Takata agrees to $1 bil­lion plea deal

CEO says con­duct in airbag case was ‘deeply in­ap­pro­pri­ate’

USA TODAY US Edition - - MONEY - Brent Snavely Detroit Free Press

Ja­pan’s Takata, one of the world’s largest au­to­mo­tive sup­pli­ers, pleaded guilty Mon­day as a cor­po­ra­tion in fed­eral court, agreed to a $1 bil­lion plea deal and told a fed­eral judge its be­hav­ior over a 15-year pe­riod was “deeply in­ap­pro­pri­ate.”

Takata, a 70-year-old sup­plier of airbags, seat­belts and other safety equip­ment to nearly ev­ery global au­tomaker, made airbags that have been tied to 17 deaths glob­ally.

The po­ten­tially de­fec­tive airbags, which can spray shrap­nel into the faces of oc­cu­pants when they ac­ti­vate, are on more than 42 mil­lion ve­hi­cles world­wide. Its head­quar­ters is in Tokyo but its U.S. head­quar­ters is in Auburn Hills, Mich.

Wear­ing a blue shirt and a dark gray suit, Yoichiro No­mura, Takata’s chief fi­nan­cial of­fi­cer, ex­pressed the com­pany’s “deep re­gret.”

“The con­duct lead­ing to to- day’s plea was com­pletely un­ac­cept­able,” No­mura said. “I would like to sin­cerely apol­o­gize on be­half of Takata. The ac­tions of cer­tain Takata em­ploy­ees to un­der­mine the in­tegrity of the com­pany’s test­ing data and re- port­ing to cus­tomers were deeply in­ap­pro­pri­ate.”

U.S. District Judge Ge­orge Caram Steeh ac­cepted the plea agree­ment crafted in ne­go­ti­a­tions be­tween the U.S. Depart­ment of Jus­tice and Takata de­spite sev­eral ob­jec­tions filed by at­tor­neys rep­re­sent­ing vic­tims in civil cases filed sep­a­rately against Takata.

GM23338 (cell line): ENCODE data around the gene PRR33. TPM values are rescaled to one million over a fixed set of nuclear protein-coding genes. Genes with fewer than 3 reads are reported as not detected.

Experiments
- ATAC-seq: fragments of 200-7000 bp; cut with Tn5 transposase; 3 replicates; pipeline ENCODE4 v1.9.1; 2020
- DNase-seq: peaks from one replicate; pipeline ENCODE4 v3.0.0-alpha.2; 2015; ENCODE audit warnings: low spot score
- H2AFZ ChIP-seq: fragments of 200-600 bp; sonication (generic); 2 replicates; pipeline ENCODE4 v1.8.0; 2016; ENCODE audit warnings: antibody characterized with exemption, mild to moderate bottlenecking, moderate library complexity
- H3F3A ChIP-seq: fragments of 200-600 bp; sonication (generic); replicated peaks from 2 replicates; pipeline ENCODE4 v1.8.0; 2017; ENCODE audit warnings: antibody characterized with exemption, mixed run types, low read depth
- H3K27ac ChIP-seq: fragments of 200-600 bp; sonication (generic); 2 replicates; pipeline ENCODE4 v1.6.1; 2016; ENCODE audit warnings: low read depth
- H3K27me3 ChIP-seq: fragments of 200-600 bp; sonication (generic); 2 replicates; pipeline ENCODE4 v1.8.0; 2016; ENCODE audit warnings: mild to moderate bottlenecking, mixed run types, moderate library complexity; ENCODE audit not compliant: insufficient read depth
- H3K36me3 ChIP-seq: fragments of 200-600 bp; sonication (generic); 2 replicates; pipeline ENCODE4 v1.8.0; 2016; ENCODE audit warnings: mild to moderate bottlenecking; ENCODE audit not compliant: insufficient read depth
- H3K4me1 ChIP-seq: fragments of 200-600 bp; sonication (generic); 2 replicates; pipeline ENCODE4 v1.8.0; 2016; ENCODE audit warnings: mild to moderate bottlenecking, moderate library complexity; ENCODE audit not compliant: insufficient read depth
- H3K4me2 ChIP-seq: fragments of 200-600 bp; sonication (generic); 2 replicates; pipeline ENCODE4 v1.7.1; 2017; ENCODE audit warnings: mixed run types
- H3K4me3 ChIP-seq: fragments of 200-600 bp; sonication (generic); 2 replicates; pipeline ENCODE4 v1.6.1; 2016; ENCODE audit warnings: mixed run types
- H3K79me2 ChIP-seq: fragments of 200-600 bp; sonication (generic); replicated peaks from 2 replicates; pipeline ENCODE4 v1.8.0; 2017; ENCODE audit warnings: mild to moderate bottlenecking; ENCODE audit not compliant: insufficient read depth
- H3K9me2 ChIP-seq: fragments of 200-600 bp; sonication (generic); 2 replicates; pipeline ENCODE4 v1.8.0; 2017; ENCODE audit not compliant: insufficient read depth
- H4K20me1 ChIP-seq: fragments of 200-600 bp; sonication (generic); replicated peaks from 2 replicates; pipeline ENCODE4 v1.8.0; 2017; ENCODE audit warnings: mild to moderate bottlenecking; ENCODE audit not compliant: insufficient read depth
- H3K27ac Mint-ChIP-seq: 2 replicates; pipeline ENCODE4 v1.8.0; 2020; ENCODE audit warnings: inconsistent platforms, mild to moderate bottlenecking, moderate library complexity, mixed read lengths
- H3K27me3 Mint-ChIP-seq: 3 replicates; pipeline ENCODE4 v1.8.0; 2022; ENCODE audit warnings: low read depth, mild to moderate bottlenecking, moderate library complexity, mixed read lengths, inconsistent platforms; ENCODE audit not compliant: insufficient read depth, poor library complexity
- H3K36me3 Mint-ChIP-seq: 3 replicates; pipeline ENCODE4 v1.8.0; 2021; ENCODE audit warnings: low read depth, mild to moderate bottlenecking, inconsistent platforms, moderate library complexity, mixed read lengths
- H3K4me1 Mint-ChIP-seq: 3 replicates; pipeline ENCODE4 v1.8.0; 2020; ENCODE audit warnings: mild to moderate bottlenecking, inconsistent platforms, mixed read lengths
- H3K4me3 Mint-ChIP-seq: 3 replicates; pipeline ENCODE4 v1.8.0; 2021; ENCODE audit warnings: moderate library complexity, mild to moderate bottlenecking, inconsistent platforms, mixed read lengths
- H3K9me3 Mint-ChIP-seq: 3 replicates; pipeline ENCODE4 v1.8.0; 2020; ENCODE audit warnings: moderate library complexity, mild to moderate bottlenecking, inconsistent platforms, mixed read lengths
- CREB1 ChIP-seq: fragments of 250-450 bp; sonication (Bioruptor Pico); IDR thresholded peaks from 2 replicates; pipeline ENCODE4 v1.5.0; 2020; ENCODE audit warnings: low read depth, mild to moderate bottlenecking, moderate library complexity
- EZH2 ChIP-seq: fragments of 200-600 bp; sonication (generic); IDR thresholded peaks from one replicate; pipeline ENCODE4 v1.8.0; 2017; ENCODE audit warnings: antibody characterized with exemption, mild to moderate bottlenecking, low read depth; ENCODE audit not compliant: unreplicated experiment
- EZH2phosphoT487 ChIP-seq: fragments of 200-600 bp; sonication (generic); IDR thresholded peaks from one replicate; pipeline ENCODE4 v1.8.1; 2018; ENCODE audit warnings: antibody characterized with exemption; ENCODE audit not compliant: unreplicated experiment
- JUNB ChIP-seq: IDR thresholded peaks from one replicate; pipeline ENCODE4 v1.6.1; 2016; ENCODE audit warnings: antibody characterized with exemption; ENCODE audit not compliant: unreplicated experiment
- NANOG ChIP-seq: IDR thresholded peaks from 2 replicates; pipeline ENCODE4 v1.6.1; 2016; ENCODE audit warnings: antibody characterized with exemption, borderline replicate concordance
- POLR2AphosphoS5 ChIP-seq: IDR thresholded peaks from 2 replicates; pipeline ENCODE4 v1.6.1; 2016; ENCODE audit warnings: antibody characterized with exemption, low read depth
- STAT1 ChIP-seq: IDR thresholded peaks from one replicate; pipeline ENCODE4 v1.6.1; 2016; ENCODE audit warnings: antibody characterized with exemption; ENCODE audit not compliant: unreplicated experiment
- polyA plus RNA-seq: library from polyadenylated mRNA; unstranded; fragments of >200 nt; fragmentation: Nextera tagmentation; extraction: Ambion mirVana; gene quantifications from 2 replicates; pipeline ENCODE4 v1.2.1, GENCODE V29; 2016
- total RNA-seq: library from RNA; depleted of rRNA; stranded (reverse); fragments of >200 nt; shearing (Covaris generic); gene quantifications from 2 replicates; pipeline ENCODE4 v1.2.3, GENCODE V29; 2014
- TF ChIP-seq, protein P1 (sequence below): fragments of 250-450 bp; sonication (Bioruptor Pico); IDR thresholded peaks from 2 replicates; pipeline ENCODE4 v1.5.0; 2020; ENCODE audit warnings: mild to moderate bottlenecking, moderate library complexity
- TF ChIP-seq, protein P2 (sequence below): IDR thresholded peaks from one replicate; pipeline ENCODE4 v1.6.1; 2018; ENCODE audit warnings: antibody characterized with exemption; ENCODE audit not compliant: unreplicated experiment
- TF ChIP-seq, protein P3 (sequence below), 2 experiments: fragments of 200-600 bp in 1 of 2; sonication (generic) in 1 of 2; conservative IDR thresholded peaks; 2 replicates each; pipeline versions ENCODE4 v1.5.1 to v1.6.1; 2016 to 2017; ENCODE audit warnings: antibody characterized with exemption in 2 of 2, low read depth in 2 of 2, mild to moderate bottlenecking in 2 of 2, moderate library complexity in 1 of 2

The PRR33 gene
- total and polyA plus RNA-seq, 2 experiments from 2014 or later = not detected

Steeh said he ini­tially thought the penal­ties were not steep enough but ul­ti­mately ac­cepted them be­cause the com­pany is likely to go bank­rupt and be un­able to meet steeper fines.

“All of it could have been avoided,” if em­ploy­ees had been hon­est, Steeh said.

The plea agree­ment in­cludes a $25 mil­lion crim­i­nal fine, a $125 mil­lion com­pen­sa­tion fund to be set up 30 days from Mon­day and $850 mil­lion to be paid to au­tomak­ers within five days of a sale or ac­qui­si­tion by an­other com­pany.

In ad­di­tion, Takata agreed to al­low the judge to ap­prove an in­de­pen­dent “spe­cial mas­ter,” to over­see the fund.


Er­land Zeka re­moves a Takata brand air bag as he per­forms a ser­vice re­call. U.S. District Judge Ge­orge Caram Steeh ac­cepted a plea agree­ment with the Ja­panese auto sup­plier.

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